Hidden among the sharp lava cliffs on the Big Island of Hawaii’s Kona coastline are lava depressions that fill with seawater each day at high tide. As the tide recedes, the isolated pockets of water become tidepools, miniature worlds containing a bounty of life. These overlooked basins at the ocean’s edge are often only a few feet in diameter with only a few inches of depth. Living in this rugged environment with low oxygen, hours exposed to the sun, and increasing water temperature is certainly not easy for marine life but makes for excellent observation and photography. Here’s a peek at what to expect from Hawaii tidepool marine life.
Viewing lava tidepool life
By carefully leaning into the shallow water at low tide, photographers and lovers of the undersea world can get a glimpse into the delicate and unique ecosystem of Hawaiian tidepools. Though the sharp lava and slippery, algae-covered rock trails can create a challenging approach in some areas, you can view and photograph lava tidepools year-round at low tide by either sitting at the edge of the pool or sliding into the pool with a mask and snorkel, depending on preference and depth. Here’s some of the life you might see.
Variable sargassum (Sargassum Polyphyllum)
Though the inhabitants of tidepools vary greatly, a common find is some type of brown or green algae. Seeing this variable sargassum from a distance, extending to the surface of the water, is exciting because marine life thrives under and within the wrinkled golden blades and spherical berry-like gas bladders, standing erect in the tidepool like a forest. Fish use this endemic Hawaiian brown algae like coral, for places to hide and to easily camouflage themselves from predators.
Marbled shrimp (Saron Marmoratus)
Snorkelers and night divers most frequently see marbled shrimp, but they are exciting finds anytime, with extravagant bands of color and an overall color change from day to night. At night, they seem to take on a reddish hue, but these two are showing the whiter daytime coloration. Males and females have distinctly different characteristics. Males have claw-bearing limbs that are extraordinarily long — longer than their own body length. Females instead have tufts of bristles on their first pair of legs and bodies. These two females were sparring, tucked back in a crevice between two rocks.
Zebra blenny (Istiblennius Zebra)
Zebra blennies are one of the more common and obvious endemic dwellers in Hawaiian tidepools. The fish has a variable color pattern, from solid dark gray or blue, to barred or mottled patterns. They routinely zip around the pool freely, stopping to stare at the curious snorkeler, then bounce into a head down orientation, with their massive mouths agape, and feast on detritus covering the sides of the lava rocks. These fish are not confined to one tidepool for life but can wriggle out of the water and leap up to two feet in the air to another tidepool.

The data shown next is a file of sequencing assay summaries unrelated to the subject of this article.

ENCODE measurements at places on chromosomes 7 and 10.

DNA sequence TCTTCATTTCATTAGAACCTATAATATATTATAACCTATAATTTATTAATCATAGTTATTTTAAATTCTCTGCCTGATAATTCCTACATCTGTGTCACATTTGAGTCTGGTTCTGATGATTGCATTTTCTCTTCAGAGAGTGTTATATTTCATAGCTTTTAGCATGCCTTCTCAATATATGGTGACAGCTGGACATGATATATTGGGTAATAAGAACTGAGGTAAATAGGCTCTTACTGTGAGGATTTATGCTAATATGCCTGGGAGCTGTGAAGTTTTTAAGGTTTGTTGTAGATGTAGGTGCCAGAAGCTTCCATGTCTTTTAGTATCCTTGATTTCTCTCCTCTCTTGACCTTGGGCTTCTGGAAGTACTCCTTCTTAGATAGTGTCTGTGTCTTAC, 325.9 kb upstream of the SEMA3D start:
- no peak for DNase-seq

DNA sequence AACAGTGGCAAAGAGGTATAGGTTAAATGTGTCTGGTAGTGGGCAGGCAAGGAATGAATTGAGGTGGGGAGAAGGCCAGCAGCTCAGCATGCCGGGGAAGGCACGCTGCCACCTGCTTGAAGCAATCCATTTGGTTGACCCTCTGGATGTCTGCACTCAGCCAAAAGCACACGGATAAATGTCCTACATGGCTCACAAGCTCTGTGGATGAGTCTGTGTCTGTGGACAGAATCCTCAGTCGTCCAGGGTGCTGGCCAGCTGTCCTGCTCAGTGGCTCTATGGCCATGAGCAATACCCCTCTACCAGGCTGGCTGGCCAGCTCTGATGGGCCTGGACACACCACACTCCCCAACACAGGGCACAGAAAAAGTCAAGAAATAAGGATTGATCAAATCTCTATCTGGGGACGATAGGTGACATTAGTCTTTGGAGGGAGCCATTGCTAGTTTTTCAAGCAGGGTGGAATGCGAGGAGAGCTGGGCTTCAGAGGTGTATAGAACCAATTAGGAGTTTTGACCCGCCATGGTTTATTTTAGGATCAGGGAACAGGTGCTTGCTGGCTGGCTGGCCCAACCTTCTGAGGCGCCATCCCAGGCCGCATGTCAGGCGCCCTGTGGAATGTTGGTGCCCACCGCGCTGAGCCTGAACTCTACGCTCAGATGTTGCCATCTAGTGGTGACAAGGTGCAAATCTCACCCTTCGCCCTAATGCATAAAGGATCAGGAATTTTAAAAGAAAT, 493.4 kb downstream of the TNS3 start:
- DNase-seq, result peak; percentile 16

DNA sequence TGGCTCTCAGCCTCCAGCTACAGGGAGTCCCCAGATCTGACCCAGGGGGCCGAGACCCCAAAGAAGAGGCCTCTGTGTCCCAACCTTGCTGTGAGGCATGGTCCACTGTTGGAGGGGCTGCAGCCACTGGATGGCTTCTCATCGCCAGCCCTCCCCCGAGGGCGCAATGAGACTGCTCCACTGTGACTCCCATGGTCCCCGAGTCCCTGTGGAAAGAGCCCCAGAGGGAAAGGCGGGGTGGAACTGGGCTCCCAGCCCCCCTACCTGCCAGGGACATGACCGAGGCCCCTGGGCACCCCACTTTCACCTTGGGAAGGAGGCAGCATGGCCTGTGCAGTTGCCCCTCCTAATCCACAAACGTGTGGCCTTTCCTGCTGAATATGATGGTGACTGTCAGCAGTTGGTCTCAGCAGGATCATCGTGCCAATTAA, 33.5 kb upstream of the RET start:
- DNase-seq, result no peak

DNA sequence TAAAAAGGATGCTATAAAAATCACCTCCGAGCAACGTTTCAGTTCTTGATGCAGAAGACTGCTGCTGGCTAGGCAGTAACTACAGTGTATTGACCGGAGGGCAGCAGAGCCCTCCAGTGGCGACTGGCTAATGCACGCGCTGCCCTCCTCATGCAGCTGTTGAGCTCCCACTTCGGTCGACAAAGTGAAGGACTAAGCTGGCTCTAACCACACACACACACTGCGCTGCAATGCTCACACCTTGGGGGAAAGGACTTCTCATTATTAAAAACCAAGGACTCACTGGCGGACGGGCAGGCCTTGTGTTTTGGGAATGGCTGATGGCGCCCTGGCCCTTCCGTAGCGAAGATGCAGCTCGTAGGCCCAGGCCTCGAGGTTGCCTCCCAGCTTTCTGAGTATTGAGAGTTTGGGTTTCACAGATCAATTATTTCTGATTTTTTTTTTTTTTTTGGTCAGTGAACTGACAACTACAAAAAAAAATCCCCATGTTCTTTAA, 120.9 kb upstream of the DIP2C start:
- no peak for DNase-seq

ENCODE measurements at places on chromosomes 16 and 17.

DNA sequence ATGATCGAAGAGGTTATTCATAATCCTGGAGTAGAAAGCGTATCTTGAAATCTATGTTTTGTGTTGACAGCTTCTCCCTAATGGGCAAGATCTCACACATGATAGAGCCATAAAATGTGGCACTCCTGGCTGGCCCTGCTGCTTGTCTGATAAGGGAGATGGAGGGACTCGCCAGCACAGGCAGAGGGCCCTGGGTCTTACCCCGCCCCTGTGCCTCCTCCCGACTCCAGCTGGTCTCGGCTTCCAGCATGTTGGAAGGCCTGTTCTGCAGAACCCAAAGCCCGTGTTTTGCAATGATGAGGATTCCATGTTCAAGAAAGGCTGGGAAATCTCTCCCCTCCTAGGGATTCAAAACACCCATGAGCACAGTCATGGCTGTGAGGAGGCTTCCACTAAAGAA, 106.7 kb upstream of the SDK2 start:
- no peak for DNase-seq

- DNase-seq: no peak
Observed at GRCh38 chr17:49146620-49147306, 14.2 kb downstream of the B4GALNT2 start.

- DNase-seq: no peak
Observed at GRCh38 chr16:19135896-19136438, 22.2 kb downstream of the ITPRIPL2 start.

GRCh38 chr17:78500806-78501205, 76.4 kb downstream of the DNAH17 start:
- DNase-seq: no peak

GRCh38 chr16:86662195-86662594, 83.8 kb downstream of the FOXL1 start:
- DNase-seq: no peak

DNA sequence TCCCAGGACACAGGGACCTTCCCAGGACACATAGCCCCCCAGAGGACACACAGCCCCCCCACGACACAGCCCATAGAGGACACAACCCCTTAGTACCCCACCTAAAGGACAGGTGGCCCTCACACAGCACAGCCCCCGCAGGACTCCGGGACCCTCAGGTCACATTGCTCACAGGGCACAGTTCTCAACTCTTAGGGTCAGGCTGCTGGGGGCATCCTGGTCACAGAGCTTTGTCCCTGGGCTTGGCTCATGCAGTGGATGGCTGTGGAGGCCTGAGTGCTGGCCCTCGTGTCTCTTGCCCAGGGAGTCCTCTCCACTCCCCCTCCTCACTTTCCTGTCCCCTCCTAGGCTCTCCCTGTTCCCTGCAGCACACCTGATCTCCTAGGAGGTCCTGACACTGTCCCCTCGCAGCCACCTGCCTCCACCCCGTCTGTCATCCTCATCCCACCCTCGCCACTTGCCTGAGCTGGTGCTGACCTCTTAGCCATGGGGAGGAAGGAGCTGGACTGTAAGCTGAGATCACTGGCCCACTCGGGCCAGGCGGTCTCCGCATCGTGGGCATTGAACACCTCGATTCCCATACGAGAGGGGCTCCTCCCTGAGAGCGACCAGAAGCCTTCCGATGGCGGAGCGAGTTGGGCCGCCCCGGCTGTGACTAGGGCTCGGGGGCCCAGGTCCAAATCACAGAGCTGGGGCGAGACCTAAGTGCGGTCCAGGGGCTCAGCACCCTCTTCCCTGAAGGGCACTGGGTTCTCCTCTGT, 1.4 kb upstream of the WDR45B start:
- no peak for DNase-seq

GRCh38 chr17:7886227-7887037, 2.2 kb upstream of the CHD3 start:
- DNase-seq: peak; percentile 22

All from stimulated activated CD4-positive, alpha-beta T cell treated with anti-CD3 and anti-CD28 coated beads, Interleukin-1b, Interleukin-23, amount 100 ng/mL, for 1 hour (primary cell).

Flat rock crab (Percnon Planissimum)
Hidden on the underside of smooth, rounded basalt boulders, you can see brightly colored flat rock crabs during day or night in shallow water. They move quickly and can wedge their flat body into exceedingly small crevices when feeling threatened. A pair of yellow and red walking legs extending from between two rocks may be the only thing a snorkeler sees at first, but with patience, the whole crab may reveal itself.
Stocky hawkfish (Cirrhitus Pinnulatus)
Using the gaps between boulders for protection, the stocky hawkfish occasionally inhabits deeper tide pools, feeding on small invertebrates, snails, and fish. Color patterns can vary, but there are often rich hues of red and aqua present. The stocky hawkfish does not seem to appreciate the company of snorkelers, so approach slowly if you want a close -up view.
Glass anemone (Aiptasia Pulchella)
Glass anemones are abundant on walls and in holes with long, translucent brown, yellow or pink tentacles that seem to dance as they extend toward the surface of the tidepool. Understandably, the species name means “beautiful.” These fascinating anemones, made up of hidden communities in dark crevices, can procreate rapidly by detaching bits of tissue from their foot to multiply into baby anemones or give live birth through the mouth.
Left-handed hermit crab (Calcinus Laevimanus)
Found foraging in no more than a few inches of water, this tiny crab is one of the more common tidepool hermit crabs in Hawaii. When feeling threatened, the crab fully retreats its soft abdomen and body within the chosen shell, often a snail shell, then locks the door to its house by raising its enormous left claw to seal the shell’s opening. At only ¼-inch long, look closely to find these colorful crabs.
By guest author Christine Regent West
Christine is a naturalist, photographer and videographer, USCG 100-ton Captain and Cressi Ambassador. She seeks to explore and document stories about the extraordinary, places poorly understood, often beneath murky, cold water in places like Alaskan lakes, rivers and fjords. Christine currently dives on expedition ships around the globe for Lindblad-National Geographic Expeditions. Check out more of her work at her website and on Instagram.